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    1. Sandra, you're right about Scarlett. In many ways she's quite an infuriating character... But rereading the novel now, I think that's probably also kind of the "point". We expect heroines to be "good"; but Scarlett does not really fit that classic image of a heroine. And neither of the men she falls in love with is really the perfect hero either!

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  2. Your post was a very interesting read Monica. I saw the film when I was very young but recall nothing of it and have never read the book. I've had the DVD for some years but have still never watched it. Perhaps I should (because I'll never read the book).

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    1. Graham, I have the DVD too and I'm thinking of watching it again, quite soon, while I still have the novel fresh in memory.

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  3. You certainly read a lot. I doubt I could be still for that long.
    I know that when I re-read books I read when young I find that my attitudes have changed. My life experiences have changed the way I think about events too. The experience is new.
    I have great difficulty reading anything in small print or very long - even academic papers. If it does not grab me in the first two pages I rarely read any more. The book prizes I won as a school student remain unread, except for the one about flower arranging which shaped a huge chunk of my life. Maybe I'm stuck in the picture book zone.

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    1. Louise, there are two major advantages with audio books: 1/ You don't have to sit still to read them. 2/ If you do need to sit/lie still a lot, and/or your eyes also get tired easily, you can still read by listening instead. :)

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  4. I love reading this review from YOUR viewpoint! And you have gone rather beyond the surface interpretation to the core of the matter. Romantic? Yes. War story? Yes. And a smashing good story of the old south. But more than that, it is a story of people coming into themselves. Each person losing their innocence and being changed by experience. Wonderful review!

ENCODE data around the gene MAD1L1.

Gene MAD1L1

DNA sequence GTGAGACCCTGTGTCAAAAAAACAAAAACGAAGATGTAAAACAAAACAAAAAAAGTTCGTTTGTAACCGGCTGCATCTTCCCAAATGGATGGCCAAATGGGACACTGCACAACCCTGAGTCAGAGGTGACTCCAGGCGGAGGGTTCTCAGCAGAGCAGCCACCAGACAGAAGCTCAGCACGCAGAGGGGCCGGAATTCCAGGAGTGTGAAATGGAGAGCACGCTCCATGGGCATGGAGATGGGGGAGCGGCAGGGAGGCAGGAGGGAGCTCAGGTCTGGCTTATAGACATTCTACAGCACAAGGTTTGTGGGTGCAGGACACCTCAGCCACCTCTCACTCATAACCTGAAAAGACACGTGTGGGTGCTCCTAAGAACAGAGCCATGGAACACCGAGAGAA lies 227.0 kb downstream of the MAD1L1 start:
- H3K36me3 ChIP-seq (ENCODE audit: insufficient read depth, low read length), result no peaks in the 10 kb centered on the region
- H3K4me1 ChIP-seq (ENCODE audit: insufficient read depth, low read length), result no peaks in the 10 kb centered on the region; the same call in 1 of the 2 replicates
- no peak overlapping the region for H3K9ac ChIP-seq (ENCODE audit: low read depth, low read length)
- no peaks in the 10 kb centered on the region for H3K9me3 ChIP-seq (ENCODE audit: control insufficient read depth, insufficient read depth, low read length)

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    1. Thanks Ginny. You get what I was trying to say! :)

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  5. Snow tomorrow night! The first snow of the year.

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  6. Rereading a book many years later can be really eye-opening, can't it! Unlike my sister, who loved both the film and the book, I never got "into" the whole Gone With the Wind thing and must admit I have never read the book, just watched the film and found it... too long. I was in my teens then with probably a relatively short attention span!

    In 2016, I read 47 books (counting the reviews on my blog - but there were a few ones that I only started and were too awful to continue, or too short to count) - around 10 more than in 2015. That's due to the many more train trips I have been on since meeting O.K. :-)

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    1. It is indeed a long film - 3 hours 44 minutes, my DVD says. And yet that is a substantial condensation of the time it takes to read (or listen to) the book... I've decided to watch the film again soon to see how they compare.

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  7. Like GB I haven't read it. But unlike him I haven't even seen the film. It's one of those books that one seems to absorb the plot via osmosis over the years.

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    1. John: Or at least one may think that one has... ;) I have to say I was quite prepared to find it boring or hard to concentrate on as audio book now - but was pleasantly surprised to find it just the opposite.

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  8. When I read Gone With the Wind I was an adult and had already seen to movie. I was stuck with how different the book was from the movie and like you so much more than a romance. I liked it much better than the movie.